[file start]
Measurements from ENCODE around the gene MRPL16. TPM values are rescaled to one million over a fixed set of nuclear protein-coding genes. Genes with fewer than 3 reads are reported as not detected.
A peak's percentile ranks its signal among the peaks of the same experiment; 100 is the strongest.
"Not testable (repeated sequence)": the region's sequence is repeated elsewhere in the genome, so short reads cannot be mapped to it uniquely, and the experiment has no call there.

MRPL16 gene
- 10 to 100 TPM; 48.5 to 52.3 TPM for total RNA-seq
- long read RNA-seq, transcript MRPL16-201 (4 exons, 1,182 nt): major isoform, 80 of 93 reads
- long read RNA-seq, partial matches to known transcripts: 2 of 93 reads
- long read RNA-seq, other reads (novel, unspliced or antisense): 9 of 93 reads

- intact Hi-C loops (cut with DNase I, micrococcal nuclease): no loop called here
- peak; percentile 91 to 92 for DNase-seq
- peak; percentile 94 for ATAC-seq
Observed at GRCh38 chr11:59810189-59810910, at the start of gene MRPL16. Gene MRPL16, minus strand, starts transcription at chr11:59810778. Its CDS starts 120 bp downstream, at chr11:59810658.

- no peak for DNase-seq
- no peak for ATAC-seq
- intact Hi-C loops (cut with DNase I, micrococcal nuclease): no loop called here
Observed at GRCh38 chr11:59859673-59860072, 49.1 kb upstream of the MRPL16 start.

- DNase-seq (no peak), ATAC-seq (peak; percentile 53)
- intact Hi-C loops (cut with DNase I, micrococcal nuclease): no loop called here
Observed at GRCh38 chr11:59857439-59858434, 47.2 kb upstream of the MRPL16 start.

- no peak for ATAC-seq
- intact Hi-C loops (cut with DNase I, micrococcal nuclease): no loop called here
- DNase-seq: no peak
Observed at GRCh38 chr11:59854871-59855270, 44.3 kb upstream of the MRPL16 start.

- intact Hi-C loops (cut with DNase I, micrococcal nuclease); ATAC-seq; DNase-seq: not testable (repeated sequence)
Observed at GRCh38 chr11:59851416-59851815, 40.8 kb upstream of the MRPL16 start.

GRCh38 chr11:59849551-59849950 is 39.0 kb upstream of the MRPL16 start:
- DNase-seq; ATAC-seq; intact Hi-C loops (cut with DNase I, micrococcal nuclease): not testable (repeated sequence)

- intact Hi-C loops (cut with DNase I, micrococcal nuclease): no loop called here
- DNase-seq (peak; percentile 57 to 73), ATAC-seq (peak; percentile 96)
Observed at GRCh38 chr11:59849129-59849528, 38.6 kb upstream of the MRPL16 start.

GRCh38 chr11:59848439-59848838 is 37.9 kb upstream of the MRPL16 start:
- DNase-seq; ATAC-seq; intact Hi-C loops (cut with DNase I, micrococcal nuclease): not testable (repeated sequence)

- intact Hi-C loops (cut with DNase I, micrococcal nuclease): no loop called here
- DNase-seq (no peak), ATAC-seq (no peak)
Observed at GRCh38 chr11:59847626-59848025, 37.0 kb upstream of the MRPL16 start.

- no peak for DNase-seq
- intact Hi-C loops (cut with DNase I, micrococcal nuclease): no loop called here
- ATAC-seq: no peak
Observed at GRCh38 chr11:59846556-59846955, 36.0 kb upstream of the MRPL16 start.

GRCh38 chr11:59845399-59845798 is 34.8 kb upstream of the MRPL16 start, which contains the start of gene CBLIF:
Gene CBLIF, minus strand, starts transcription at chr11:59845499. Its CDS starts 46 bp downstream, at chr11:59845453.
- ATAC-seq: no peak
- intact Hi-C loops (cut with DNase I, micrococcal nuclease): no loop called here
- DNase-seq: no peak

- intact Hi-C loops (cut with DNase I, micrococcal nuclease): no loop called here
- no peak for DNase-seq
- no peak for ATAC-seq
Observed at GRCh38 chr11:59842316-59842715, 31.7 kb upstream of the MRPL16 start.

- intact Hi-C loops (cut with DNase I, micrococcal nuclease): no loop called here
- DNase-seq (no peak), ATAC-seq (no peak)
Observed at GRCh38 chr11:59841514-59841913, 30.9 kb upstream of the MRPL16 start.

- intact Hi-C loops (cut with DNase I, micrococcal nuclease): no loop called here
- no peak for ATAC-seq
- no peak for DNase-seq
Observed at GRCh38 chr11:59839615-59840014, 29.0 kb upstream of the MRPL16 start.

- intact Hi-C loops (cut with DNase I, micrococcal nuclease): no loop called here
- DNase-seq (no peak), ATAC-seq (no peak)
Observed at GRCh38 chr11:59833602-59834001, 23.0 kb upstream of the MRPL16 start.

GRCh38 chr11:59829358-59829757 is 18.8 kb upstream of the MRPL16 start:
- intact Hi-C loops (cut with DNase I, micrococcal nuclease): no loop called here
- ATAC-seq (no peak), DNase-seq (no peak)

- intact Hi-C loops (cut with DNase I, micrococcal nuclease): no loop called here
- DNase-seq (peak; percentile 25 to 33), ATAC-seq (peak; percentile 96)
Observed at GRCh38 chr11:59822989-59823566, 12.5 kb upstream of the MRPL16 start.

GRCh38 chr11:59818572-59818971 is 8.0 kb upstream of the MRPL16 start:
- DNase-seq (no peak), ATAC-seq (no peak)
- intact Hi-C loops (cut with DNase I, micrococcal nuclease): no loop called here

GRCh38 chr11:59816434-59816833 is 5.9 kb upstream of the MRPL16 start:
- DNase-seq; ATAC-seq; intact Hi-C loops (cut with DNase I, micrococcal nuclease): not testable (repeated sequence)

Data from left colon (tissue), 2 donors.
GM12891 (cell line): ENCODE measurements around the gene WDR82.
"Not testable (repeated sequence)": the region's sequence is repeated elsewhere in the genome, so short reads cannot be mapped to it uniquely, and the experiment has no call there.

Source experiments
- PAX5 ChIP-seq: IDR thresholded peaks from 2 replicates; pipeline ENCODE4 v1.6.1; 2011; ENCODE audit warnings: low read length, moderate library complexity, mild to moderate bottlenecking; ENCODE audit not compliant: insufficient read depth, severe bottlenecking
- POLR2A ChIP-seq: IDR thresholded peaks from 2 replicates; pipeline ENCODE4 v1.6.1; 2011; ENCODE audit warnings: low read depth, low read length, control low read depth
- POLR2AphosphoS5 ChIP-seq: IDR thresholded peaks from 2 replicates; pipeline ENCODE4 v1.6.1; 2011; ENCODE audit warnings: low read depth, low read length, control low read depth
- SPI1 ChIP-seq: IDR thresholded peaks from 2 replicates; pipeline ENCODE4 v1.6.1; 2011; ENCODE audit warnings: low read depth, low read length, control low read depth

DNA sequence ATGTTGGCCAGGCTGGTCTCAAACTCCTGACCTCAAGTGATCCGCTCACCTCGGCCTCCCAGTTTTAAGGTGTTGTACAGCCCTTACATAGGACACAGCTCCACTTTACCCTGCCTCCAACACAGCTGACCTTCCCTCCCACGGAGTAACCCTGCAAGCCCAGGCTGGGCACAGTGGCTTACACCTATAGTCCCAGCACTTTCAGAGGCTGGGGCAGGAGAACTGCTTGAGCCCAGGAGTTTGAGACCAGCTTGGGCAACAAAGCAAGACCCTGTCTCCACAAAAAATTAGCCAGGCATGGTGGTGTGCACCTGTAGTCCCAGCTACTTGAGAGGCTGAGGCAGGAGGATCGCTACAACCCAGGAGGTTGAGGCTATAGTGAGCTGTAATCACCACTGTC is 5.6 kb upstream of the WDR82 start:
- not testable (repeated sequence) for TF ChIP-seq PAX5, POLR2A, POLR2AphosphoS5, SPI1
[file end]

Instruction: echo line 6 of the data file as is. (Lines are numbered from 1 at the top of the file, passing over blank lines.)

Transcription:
- long read RNA-seq, transcript MRPL16-201 (4 exons, 1,182 nt): major isoform, 80 of 93 reads